Handling Form data w/Formencode+SQLObject Redux

In a prior post on handling form data I covered how to easily populate a form using FormEncode/SQLObject and validate/save the data.

One of the things I noted was that I had to take the HTML form output first, and use htmlfill with it to populate it with defaults and errors before displaying. This required some extra lines I wasn’t to thrilled with in the controller. After an evening of chatting with Ian Bicking about whether FormEncode could somehow be cleaned up to make this easier, Ian suggested I use a Myghty feature I had forgotten about.

Component Calling with Content blocks in Myghty

Somewhat ironic since I use Myghty all day and Ian doesn’t (afaik). It’s a very useful feature called Component Calls with Content.
It’s probably easiest to understand the cool ability this provides by seeing it. In Myghty, each template is known as a component, and complex arrangements can easily be put together by component inheritance and component calls between them.

Normal Python function calls and expressions in a Myghty component (template) looks like this:


Hi everyone, 2 + 2 = <% 2+2 %> and your name is <% lookup_name() %>
</pre>

	

To include content from other components, you can either call the component through the function call m.comp('/some/template.myt') or you can use the component call syntax:


Hi everyone
  <& /sidebar.myt &>

So here’s how we will use a component call with content:


Hi, lets translate the content under:
<&| /translate.myt, lang='es' &>
    This entire block of content will be sent in as a single variable to translate.myt
    for use. This includes any <b>HTML tags and such</b> as well.
</&>

And the translate.myt template might look like:


The translated text is:


lang
%args>

from mytranslater import translated
content = m.content()
%init>

This is probably a lot to absorb, as it utilizes a few different Myghty concepts. Components can have arguments they expect, here the translate.myt component expects a lang arg which is passed in. The content block is then available as m.content() inside the template. The <%init> block is called first and variables defined there are available inside the template.

So how does this help us with the original problem?

Module Components

So far, all of these abilities are possible in Myghty’s ancestor, Mason. One more powerful construct available in Myghty however is the ability to not only call components, but Module Components.

I’ve been familiar with these for awhile as I use them for Controllers. It had never occurred to me though, that they can call any function in a module as if it was a component, not just ‘Controllers’.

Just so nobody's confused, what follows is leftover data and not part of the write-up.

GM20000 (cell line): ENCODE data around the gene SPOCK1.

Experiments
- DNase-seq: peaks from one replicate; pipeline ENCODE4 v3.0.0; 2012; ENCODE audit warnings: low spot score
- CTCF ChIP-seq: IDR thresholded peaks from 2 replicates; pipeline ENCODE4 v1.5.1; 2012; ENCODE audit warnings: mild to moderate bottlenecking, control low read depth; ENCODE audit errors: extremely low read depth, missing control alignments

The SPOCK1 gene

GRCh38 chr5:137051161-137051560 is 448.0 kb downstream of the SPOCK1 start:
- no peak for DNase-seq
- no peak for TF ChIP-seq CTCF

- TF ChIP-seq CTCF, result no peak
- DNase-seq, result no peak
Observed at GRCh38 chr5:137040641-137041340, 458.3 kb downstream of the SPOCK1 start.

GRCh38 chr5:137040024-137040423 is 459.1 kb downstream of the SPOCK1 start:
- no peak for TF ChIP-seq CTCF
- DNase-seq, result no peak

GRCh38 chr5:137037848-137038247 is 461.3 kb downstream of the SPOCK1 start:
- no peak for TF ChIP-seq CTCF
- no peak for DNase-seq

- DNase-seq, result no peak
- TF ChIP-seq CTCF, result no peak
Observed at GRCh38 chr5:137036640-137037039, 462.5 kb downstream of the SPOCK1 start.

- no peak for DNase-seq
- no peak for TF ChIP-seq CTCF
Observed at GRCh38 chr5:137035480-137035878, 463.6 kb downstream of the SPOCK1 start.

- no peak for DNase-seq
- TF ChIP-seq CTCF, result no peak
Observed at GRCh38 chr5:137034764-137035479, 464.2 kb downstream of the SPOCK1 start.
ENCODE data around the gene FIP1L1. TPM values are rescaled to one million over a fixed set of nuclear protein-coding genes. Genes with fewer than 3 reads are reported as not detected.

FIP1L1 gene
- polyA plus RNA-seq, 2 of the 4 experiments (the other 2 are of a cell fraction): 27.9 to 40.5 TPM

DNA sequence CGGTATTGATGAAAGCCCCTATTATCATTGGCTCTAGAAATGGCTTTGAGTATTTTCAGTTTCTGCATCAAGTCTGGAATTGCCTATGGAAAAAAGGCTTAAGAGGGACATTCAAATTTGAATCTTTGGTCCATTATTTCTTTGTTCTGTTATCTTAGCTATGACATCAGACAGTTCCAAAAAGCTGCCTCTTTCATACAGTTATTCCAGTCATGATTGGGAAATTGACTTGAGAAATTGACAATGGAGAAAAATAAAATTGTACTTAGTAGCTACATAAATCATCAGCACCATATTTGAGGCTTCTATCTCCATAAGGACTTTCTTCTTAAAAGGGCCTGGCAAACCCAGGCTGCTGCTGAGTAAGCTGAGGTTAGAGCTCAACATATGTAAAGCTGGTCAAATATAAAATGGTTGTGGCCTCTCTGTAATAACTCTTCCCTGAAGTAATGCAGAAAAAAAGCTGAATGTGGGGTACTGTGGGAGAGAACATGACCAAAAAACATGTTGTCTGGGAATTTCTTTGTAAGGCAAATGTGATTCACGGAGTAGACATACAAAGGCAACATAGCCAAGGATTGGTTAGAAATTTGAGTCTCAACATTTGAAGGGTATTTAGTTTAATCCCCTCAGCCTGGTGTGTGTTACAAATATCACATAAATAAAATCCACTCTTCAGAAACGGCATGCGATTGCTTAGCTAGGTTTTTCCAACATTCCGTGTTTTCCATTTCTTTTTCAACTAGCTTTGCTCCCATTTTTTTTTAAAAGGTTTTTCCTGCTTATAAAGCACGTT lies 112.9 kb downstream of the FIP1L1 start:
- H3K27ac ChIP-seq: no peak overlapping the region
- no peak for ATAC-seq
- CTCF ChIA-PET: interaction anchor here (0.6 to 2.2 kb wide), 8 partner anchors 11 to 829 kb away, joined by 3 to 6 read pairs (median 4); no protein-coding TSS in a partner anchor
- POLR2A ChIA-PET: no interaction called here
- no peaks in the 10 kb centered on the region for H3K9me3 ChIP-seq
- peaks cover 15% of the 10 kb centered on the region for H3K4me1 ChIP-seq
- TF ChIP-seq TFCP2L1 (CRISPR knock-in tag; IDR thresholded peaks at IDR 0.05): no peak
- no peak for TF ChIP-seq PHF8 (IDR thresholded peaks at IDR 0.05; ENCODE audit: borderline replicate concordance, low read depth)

Module components allow you to do a variety of interesting things, mainly, calling functions, classes, or objects that are in Python modules. Let’s take a look at the last translate.myt example using this approach instead.


Hi, lets translate the content under:
<&| MODULE:mylib:translate, lang='es' &>
    This entire block of content will be sent in as a single variable to translate.myt
    for use. This includes any <b>HTML tags and such</b> as well.
</&>

And the mylib Python module (assumed to be in the search path):


from mytranslater import translated

def translate(m, lang): body = “

The translated text is:

“ body += translated(lang, m.content()) m.write(body)

Myghty will examine the function signature to determine what variables it wants and will search the current scope to make sure they’re passed in. Very handy. :)

Putting it All Together

So let’s see how this helps us out, first, rather than having to take the form and render it in the controller, we’ll push this into the template using a component call with content. So our new myform.myt looks like:


	
  1. myform.myt


basic form



Username:

Age:



&>


defaults
errors
%args>

Our mylib module:


from formencode import htmlfill

def formfill(m, defaults, errors): form = m.content() m.write(htmlfill.render(form, defaults, errors))

And the new controller:


from ourschema import UserInfoSchema
from oursqlstuff import UserInfo

def mypage(m): errors, defaults = {}, m.request_args if m.request_args: form, errors = UserInfoSchema(), {} try: form_result = form.to_python(m.request_args) except api.Invalid, e: errors = e.unpack_errors() if not errors: UserInfo(**form_result) # database insert return m.subexec(’/thankyou.myt’) m.subexec('myform.myt’, defaults=defaults, errors=errors)

We’ve cut it down 1 line, from 12 to 11, however we no longer have to go through the slightly awkward maneuver of capturing the rendered form and running htmlfill over it in the controller. This is now handled easily in the template using a component call with content. The module component we use is extremely portable and can be used to wrap any form anywhere with automatic fill-in of errors and default values.

FormEncode 0.4 also deprecates HTMLForm which we were using before, so this will help out when thats no longer available.

Module component calls are quite useful, and make it easy to group together powerful function libraries that interact with Myghty parts. Being able to pass them content allows all sorts of new constructs to be created.

If you’re using Myghty with FormEncode and SQLObject, I’d highly suggest switching to this method instead of the one I blogged about before.